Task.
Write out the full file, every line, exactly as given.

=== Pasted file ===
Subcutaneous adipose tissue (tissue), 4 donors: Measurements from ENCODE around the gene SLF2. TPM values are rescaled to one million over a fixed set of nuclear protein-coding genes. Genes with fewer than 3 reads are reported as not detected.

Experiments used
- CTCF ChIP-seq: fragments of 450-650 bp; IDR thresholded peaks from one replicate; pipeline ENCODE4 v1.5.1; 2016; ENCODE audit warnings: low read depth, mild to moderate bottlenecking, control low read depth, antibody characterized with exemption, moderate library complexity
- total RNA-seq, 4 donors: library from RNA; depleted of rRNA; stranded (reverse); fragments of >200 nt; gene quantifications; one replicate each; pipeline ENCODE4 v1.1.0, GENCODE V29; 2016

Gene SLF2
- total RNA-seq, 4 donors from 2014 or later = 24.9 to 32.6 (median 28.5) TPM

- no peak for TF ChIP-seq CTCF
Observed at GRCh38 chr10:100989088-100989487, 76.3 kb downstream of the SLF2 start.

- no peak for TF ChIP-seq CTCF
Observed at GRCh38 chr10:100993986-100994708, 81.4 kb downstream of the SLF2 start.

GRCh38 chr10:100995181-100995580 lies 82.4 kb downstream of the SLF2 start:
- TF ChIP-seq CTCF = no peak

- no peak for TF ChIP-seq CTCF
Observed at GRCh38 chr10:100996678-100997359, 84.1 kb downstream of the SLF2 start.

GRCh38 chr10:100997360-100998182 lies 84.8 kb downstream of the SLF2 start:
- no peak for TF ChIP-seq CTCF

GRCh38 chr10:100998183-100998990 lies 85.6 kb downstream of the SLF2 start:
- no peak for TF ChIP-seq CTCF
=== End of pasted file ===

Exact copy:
Subcutaneous adipose tissue (tissue), 4 donors: Measurements from ENCODE around the gene SLF2. TPM values are rescaled to one million over a fixed set of nuclear protein-coding genes. Genes with fewer than 3 reads are reported as not detected.

Experiments used
- CTCF ChIP-seq: fragments of 450-650 bp; IDR thresholded peaks from one replicate; pipeline ENCODE4 v1.5.1; 2016; ENCODE audit warnings: low read depth, mild to moderate bottlenecking, control low read depth, antibody characterized with exemption, moderate library complexity
- total RNA-seq, 4 donors: library from RNA; depleted of rRNA; stranded (reverse); fragments of >200 nt; gene quantifications; one replicate each; pipeline ENCODE4 v1.1.0, GENCODE V29; 2016

Gene SLF2
- total RNA-seq, 4 donors from 2014 or later = 24.9 to 32.6 (median 28.5) TPM

- no peak for TF ChIP-seq CTCF
Observed at GRCh38 chr10:100989088-100989487, 76.3 kb downstream of the SLF2 start.

- no peak for TF ChIP-seq CTCF
Observed at GRCh38 chr10:100993986-100994708, 81.4 kb downstream of the SLF2 start.

GRCh38 chr10:100995181-100995580 lies 82.4 kb downstream of the SLF2 start:
- TF ChIP-seq CTCF = no peak

- no peak for TF ChIP-seq CTCF
Observed at GRCh38 chr10:100996678-100997359, 84.1 kb downstream of the SLF2 start.

GRCh38 chr10:100997360-100998182 lies 84.8 kb downstream of the SLF2 start:
- no peak for TF ChIP-seq CTCF

GRCh38 chr10:100998183-100998990 lies 85.6 kb downstream of the SLF2 start:
- no peak for TF ChIP-seq CTCF